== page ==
Love of money is the root of all evil, the Bible and a documentary debuting nationwide Friday tell us.
The film, “Kids for Cash,” details the lives of three teens sentenced by Pennsylvania Judge Mark Ciavarella, who was paid by a private juvenile detention company to keep facilities full.
If parents living in the poor area of Pennsylvania didn’t have the cash to pay for the detention, the kids were held longer — some for years — for “crimes” as trivial as stealing a single jar of nutmeg or writing “Vote for Michael Jackson” on stop signs.
For about seven years during the 2000s, Ciavarella sentenced thousands of kids to jail time for petty crimes, but one story from the film is particularly troubling.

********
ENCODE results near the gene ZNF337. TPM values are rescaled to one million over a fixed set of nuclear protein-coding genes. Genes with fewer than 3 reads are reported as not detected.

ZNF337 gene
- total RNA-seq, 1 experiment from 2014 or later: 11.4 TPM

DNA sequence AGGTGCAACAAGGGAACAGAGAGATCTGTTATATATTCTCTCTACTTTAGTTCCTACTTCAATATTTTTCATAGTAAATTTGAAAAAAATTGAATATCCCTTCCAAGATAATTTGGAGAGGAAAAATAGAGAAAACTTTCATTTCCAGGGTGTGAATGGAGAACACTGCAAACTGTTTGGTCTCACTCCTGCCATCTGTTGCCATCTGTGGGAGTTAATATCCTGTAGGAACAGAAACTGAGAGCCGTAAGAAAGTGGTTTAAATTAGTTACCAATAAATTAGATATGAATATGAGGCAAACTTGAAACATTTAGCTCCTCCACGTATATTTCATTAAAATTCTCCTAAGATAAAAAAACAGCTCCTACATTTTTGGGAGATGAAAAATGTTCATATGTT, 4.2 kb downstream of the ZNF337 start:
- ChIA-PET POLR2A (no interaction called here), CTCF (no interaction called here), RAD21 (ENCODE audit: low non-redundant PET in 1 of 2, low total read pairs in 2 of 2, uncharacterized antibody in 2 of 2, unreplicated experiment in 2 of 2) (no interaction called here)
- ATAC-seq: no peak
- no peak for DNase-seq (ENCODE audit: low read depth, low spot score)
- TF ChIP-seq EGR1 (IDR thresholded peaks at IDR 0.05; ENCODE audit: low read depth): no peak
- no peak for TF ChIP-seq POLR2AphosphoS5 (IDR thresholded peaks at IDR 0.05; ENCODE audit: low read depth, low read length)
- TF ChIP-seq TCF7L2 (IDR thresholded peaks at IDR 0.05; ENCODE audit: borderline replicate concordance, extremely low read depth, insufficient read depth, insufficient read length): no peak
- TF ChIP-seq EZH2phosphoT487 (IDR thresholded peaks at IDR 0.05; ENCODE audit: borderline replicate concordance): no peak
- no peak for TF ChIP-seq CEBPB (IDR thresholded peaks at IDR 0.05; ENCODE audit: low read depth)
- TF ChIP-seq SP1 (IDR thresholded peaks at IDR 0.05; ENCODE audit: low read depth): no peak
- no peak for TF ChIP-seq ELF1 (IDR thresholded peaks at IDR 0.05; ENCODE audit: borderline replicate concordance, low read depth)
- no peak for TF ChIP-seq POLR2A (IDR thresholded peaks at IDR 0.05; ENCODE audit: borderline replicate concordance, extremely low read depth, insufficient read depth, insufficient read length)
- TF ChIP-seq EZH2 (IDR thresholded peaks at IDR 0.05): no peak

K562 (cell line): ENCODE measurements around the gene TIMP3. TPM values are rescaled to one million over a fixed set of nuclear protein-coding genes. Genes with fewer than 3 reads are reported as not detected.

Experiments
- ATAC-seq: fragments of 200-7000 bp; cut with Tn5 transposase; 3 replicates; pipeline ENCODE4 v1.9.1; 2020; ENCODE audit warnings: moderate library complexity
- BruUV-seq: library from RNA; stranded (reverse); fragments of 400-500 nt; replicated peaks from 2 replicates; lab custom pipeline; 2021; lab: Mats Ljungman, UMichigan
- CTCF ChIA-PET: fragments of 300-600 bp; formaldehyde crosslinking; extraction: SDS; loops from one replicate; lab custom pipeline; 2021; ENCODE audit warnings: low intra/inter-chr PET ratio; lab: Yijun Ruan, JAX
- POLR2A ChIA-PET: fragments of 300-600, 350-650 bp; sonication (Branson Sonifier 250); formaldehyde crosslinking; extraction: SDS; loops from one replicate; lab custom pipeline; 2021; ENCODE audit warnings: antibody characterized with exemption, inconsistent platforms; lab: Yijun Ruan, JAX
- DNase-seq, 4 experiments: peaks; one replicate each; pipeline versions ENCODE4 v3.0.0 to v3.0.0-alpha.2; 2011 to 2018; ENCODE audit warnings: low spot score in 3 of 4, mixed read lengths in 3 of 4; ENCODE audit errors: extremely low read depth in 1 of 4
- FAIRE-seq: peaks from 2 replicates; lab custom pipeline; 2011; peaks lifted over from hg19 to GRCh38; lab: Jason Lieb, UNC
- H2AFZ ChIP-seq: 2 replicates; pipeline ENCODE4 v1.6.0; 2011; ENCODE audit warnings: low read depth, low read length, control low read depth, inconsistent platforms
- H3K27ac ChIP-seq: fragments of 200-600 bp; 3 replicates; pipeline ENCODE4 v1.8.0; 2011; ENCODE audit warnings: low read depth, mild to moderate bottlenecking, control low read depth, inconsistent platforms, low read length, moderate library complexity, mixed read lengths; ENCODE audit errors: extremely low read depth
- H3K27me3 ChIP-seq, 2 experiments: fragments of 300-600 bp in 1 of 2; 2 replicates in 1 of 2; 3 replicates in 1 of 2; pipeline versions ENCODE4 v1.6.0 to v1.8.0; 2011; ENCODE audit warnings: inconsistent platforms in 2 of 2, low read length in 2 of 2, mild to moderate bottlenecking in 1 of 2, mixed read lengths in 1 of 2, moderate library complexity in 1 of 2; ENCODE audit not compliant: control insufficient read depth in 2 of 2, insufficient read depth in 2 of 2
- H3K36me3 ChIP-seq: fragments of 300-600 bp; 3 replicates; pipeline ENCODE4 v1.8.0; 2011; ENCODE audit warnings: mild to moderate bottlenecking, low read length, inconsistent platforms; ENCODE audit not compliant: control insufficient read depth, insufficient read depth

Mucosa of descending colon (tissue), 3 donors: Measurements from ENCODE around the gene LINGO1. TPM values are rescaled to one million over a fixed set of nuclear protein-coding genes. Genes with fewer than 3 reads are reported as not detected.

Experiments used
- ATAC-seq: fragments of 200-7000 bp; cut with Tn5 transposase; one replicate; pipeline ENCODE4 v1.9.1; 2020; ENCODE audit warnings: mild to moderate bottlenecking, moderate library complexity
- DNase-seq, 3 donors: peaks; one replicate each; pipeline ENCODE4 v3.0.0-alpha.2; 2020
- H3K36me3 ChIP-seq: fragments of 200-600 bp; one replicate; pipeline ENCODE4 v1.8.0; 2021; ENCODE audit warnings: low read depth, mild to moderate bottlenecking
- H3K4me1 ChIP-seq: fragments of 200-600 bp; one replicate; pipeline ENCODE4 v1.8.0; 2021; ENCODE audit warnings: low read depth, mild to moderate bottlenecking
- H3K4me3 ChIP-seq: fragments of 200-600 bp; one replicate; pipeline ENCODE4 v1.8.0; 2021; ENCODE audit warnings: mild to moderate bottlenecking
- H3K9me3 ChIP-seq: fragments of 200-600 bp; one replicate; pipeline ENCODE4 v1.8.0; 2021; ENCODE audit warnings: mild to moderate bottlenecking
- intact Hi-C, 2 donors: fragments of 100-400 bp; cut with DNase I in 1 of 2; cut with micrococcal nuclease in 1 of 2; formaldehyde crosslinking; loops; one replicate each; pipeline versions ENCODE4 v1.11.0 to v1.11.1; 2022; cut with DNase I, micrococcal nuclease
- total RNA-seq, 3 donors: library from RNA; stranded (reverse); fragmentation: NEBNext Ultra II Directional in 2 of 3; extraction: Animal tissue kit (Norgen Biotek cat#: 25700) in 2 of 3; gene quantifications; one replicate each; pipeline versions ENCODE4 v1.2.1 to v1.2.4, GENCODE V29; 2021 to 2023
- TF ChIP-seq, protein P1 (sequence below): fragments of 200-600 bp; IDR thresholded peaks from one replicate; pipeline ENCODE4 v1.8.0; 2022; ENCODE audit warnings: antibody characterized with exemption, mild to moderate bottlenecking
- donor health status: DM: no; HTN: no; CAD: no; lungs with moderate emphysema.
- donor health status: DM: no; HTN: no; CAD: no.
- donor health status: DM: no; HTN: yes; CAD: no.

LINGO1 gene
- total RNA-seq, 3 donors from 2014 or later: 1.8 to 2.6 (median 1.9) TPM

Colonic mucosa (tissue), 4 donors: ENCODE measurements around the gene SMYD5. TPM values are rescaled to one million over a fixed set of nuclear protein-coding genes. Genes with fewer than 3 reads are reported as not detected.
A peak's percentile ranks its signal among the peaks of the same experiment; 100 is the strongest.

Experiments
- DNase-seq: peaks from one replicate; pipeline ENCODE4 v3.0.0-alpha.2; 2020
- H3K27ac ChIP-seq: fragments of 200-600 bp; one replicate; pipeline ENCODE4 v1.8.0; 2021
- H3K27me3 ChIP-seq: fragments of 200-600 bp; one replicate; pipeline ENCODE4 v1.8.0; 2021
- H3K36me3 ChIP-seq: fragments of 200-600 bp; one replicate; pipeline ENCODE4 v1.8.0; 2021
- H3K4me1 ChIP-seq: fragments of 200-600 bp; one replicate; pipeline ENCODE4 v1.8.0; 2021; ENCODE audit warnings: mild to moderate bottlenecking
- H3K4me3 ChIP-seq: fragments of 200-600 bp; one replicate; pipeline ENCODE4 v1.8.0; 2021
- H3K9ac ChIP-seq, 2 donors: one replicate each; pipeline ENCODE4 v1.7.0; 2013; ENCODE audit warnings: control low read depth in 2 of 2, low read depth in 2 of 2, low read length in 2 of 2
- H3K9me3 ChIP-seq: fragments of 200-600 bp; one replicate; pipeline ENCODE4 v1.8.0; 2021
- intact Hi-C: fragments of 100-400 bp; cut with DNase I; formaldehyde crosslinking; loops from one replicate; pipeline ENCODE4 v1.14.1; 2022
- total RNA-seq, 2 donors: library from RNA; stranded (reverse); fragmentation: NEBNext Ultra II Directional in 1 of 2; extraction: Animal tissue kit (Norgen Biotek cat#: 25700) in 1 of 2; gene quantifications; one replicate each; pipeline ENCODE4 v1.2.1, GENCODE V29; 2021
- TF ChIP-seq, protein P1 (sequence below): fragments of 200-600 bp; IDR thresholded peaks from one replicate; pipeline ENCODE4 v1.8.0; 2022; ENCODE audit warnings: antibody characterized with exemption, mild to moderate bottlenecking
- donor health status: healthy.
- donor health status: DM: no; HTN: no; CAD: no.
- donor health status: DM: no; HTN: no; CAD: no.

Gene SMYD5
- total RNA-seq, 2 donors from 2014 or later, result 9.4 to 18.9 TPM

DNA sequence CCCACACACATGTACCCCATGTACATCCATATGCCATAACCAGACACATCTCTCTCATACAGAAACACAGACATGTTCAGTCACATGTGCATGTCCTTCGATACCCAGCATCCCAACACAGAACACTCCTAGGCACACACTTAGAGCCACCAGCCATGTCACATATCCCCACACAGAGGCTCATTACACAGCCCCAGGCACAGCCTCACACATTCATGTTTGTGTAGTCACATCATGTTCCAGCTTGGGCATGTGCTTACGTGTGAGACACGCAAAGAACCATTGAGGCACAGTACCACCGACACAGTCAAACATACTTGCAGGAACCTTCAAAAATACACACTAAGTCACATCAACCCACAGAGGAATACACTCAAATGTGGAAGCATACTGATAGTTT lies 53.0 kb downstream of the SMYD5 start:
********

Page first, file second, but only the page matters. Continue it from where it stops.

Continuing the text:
Teenager Edward R. Kenzakoski III got in trouble after police “found” a bong in his car.
Kenzakoski, a big 17-year-old with a reputation for drinking, had never smoked marijuana. His father, Edward R. Kenzakoski Jr., worked with police to plant the bong so the judge, Ciavarella, could “scare” his son straight.
Instead of scaring Kenzakoski, the judge sentenced him to 30-days in juvenile detention.
The jail time seemed to send the acclaimed high school wrestler on a downward spiral. His friends said he began to think of suicide “every day.”
Edward R. Kenzakoski III, who ran afoul of the law multiple times after being framed by his dad, committed suicide in 2010.
Judge Mark Ciavarella didn’t act alone. Another Luzerne County judge, Michael Conahan, also agreed to sentence teens for kickbacks.
Conahan, who managed to defund the county-operated juvenile detention facility, promised he would send the for-profit company $1.3 million a year in “business.”
Together, the judges received $2.6 million in payments from two private juvenile detention facilities.
Ciavarella is serving a 28-year sentence in federal prison, Conohan 17.
I doubt they are housed in for-profit prisons.
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